Counselling and therapy for depression in Halifax
Do you think that you are suffering from depression? If you do, then the sooner you seek help, the sooner you will begin to feel better. I can help you, as I have many years of experience in helping clients with depression and anxiety, using cognitive behavioural therapy (CBT). This is widely accepted as the most effective form of counselling and therapy for depression.
Cognitive behavioural therapy is recognised as the most effective therapy for treating depression (often in combination with medication prescribed by a GP).
Cognitive behavioural therapy, or CBT, is a common type of talk therapy that for some people can work as well, or better, than medication to treat depression.
Most people who get CBT for depression or anxiety continue to keep using the skills they learned in therapy a year later. I offer counselling and therapy sessions in Halifax in a quiet and calm environment.
Depression is more than just feeling sad. Everyone feels upset or unmotivated from time to time, but depression is more serious. It is a mood disorder characterised by prolonged feelings of sadness and loss of interest in daily activities. Being depressed often feels like carrying a very heavy burden.
If these symptoms persist for a period of at least two weeks, it is considered a depressive episode.
Signs and Symptoms of Depression
Though there are multiple types of depression, many of them have similar recognisable symptoms. This list provides a general idea of what comprises depression:
- Persistent feelings of sadness, hopelessness, worthlessness, or emptiness
- Irritability, frustration, or restlessness
- Loss of interest in activities or hobbies that used to be enjoyable
- Difficulty sleeping, sleep disturbances or sleeping too much
- Fatigue and lack of energy
- Difficulty thinking clearly, remembering, concentrating, or making decisions
- Appetite or weight changes
- Recurrent thoughts of death or suicide
- Physical symptoms such as headaches, stomach-aches, or back pain
Experiencing some combination of these symptoms for a period of at least two weeks signifies that you are likely to be in the midst of a depressive episode and it may be that you need help, sooner, rather than later.
Please phone me now for help – on 07913 979561 or 01422 321412.
Types of Depression
Just as there is no one cause for depression, there isn’t only one type of depression. It can take many forms. The fifth edition of the Diagnostic and Statistical Manual of Mental Health Disorders lists nine distinct types:
Major depression is the most common type of depression. Often, people with major depression experience recurrent episodes throughout their lives.
Dysthymia is a persistent low mood over a long period of time, even a year or more. It could be described as feeling like you are living on autopilot.
Situational Depression is triggered by a life-changing event. It could be anything, from losing your job to the death of an immediate family member.
Postpartum Depression occurs after giving birth. Mothers may feel disconnected from their new baby or fear that they will hurt their child.
Premenstrual Dysphoric Disorder is a form of severe depression that shows up during the second half of the menstrual cycle. It affects the individual’s ability to function normally.
Seasonal Affective Disorder is a type of depression brought on from a lack of natural sunlight. Some people are more sensitive to the lower amount of light in the winter-time.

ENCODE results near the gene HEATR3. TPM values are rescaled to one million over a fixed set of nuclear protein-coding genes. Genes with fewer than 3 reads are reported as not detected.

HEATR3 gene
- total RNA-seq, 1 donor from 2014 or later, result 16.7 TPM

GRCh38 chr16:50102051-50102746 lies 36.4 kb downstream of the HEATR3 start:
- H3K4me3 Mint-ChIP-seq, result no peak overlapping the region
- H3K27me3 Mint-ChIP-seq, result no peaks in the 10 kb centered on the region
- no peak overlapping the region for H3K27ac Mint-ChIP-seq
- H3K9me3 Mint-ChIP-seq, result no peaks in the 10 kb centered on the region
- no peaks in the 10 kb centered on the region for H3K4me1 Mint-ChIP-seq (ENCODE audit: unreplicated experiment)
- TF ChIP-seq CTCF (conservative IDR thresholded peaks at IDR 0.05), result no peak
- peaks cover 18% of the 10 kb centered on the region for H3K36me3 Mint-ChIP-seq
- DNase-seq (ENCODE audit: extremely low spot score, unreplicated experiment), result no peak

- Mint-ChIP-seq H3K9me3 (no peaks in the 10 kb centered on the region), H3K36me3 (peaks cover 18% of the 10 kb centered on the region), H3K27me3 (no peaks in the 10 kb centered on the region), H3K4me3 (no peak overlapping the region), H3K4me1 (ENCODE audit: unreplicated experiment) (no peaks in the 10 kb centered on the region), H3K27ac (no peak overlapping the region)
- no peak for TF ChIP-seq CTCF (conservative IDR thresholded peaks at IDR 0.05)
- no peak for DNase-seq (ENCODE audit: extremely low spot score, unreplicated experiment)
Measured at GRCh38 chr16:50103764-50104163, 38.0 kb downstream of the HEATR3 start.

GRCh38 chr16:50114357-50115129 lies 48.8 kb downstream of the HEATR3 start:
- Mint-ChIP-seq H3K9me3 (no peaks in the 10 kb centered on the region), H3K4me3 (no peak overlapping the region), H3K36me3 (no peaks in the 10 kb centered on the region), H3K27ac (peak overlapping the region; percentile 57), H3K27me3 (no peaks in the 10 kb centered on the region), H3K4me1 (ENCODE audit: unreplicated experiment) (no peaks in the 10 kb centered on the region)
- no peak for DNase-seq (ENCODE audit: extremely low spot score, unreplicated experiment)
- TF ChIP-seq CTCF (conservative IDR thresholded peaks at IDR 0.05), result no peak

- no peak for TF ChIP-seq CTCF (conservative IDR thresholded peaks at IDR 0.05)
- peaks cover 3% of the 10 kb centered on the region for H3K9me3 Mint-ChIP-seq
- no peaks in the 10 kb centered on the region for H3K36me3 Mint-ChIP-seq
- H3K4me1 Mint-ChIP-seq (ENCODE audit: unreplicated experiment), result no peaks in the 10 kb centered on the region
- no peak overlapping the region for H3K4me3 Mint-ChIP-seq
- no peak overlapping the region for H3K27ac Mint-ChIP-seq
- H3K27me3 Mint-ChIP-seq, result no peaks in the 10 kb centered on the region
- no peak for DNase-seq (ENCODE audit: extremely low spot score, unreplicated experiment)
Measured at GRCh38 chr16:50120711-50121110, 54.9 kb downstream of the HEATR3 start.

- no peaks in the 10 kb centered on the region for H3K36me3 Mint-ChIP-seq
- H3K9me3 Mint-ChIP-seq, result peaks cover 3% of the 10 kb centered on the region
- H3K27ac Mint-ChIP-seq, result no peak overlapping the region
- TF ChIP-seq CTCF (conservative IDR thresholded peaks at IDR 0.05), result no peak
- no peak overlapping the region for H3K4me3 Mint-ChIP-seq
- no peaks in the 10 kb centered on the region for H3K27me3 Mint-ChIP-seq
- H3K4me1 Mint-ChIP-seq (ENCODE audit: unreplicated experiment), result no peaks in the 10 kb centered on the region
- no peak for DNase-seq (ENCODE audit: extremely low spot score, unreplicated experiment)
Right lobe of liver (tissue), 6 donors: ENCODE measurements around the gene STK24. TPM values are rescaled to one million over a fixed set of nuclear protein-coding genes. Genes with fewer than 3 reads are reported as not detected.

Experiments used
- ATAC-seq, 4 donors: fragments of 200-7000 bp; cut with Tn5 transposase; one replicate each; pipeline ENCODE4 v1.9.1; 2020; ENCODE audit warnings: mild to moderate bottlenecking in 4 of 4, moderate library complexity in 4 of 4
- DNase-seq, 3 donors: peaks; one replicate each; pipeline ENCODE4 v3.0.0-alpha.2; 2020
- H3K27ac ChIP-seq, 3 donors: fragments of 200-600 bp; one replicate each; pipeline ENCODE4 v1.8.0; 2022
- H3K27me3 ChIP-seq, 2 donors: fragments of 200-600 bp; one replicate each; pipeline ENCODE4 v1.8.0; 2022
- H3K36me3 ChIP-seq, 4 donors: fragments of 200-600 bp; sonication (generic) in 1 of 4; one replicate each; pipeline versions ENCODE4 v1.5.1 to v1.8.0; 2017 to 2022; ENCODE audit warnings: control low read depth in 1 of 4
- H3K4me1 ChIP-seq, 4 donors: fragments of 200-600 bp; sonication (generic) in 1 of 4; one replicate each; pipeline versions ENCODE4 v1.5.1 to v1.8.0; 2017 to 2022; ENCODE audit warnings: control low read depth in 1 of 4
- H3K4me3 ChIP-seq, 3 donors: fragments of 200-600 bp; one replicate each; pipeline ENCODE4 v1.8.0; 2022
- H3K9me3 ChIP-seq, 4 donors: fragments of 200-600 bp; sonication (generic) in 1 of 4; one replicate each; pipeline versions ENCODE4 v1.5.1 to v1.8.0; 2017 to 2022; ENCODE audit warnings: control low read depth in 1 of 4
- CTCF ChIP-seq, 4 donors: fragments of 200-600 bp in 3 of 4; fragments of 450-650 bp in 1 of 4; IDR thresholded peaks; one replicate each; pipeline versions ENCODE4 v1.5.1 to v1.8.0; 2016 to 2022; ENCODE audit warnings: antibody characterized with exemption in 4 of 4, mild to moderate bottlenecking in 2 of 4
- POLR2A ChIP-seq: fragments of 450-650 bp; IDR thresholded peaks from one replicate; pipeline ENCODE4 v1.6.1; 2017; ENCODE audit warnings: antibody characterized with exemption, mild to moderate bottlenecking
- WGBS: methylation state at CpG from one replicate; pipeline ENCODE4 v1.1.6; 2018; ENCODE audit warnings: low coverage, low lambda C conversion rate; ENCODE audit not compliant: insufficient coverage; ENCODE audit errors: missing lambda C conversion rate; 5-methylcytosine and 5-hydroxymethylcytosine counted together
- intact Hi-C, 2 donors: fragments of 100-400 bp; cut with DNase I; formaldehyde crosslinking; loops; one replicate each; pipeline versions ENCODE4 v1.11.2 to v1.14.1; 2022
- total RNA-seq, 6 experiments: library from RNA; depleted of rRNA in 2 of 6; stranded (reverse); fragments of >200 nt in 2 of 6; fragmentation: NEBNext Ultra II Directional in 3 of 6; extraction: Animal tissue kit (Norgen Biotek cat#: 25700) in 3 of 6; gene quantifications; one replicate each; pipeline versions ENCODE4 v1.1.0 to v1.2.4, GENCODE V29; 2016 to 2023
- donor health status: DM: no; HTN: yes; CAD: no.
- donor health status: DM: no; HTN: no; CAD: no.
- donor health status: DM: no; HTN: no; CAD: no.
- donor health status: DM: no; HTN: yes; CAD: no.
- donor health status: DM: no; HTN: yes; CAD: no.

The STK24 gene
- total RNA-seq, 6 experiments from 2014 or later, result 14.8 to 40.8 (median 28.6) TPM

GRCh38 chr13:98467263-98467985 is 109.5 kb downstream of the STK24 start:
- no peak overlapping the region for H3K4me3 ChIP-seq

Atypical Depression is often reported by sufferers as a feeling of heaviness in their limbs. They may suffer from irritability and relationship problems, as well as being prone to overeating and oversleeping.
Bipolar Disorder, formerly called manic depression, is a mental health condition that causes extreme mood swings that include emotional highs (mania or hypomania) and lows (depression).
When you become depressed, you may feel sad or hopeless and lose interest or pleasure in most activities. When your mood shifts to mania or hypomania (less extreme than mania), you may feel euphoric, full of energy or unusually irritable. These mood swings can affect sleep, energy, activity, judgement, behaviour and the ability to think clearly.
Episodes of mood swings may occur rarely or multiple times a year. While most people will experience some emotional symptoms between episodes, some may not experience any.
Although bipolar disorder is a lifelong condition, you can manage your mood swings and other symptoms by following a treatment plan. In most cases, bipolar disorder is treated with medications and psychological counselling (psychotherapy).
Causes of Depression
There is no one cause of depression, as it depends on a unique combination of an individual’s genetic makeup and environmental conditions. There are many factors to take into account:
- The brain’s physical structure or chemistry
- History of depression in the family
- History of other disorders (anxiety, post-traumatic stress disorder)
- Stressful, traumatic events (abuse, financial issues, death of a loved one)
- Hormone changes (menstrual cycles, pregnancy)
- Certain medications (sleeping aids, blood pressure medication)
If you have any symptoms of depression you should see your doctor or a mental health professional.
Cognitive behavioural therapy is very effective in the treatment of depression.
Phone me now for an appointment, so that you can begin to feel better.
Remember that recovery is a journey, not a destination. This is a process – but you will benefit from cognitive behavioural therapy and the understanding of a qualified counsellor – who understands exactly how much this illness is interfering with your life and your happiness.
You can send a contact form via my Contact Page or call me on 07913 979561 or 01422 321412 to get the help that you need.